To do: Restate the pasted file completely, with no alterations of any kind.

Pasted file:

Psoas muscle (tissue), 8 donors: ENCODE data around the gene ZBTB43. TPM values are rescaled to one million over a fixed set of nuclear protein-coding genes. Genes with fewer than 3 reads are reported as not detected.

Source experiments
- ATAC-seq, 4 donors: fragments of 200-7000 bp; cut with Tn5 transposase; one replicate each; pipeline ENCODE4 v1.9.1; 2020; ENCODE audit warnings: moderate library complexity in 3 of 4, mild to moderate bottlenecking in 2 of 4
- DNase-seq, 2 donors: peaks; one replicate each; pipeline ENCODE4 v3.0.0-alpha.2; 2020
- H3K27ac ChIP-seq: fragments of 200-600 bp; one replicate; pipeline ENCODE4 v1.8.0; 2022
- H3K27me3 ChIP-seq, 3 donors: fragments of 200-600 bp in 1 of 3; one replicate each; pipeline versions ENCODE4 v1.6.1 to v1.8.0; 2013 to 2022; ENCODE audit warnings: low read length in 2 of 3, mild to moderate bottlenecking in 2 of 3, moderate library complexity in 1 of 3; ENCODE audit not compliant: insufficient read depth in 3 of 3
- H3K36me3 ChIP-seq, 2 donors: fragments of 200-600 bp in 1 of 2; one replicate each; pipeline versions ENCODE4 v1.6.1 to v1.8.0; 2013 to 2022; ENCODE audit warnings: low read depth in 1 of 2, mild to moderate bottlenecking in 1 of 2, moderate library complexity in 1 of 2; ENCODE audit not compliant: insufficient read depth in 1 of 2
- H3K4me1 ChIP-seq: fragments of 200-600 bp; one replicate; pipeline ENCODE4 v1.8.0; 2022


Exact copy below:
Psoas muscle (tissue), 8 donors: ENCODE data around the gene ZBTB43. TPM values are rescaled to one million over a fixed set of nuclear protein-coding genes. Genes with fewer than 3 reads are reported as not detected.

Source experiments
- ATAC-seq, 4 donors: fragments of 200-7000 bp; cut with Tn5 transposase; one replicate each; pipeline ENCODE4 v1.9.1; 2020; ENCODE audit warnings: moderate library complexity in 3 of 4, mild to moderate bottlenecking in 2 of 4
- DNase-seq, 2 donors: peaks; one replicate each; pipeline ENCODE4 v3.0.0-alpha.2; 2020
- H3K27ac ChIP-seq: fragments of 200-600 bp; one replicate; pipeline ENCODE4 v1.8.0; 2022
- H3K27me3 ChIP-seq, 3 donors: fragments of 200-600 bp in 1 of 3; one replicate each; pipeline versions ENCODE4 v1.6.1 to v1.8.0; 2013 to 2022; ENCODE audit warnings: low read length in 2 of 3, mild to moderate bottlenecking in 2 of 3, moderate library complexity in 1 of 3; ENCODE audit not compliant: insufficient read depth in 3 of 3
- H3K36me3 ChIP-seq, 2 donors: fragments of 200-600 bp in 1 of 2; one replicate each; pipeline versions ENCODE4 v1.6.1 to v1.8.0; 2013 to 2022; ENCODE audit warnings: low read depth in 1 of 2, mild to moderate bottlenecking in 1 of 2, moderate library complexity in 1 of 2; ENCODE audit not compliant: insufficient read depth in 1 of 2
- H3K4me1 ChIP-seq: fragments of 200-600 bp; one replicate; pipeline ENCODE4 v1.8.0; 2022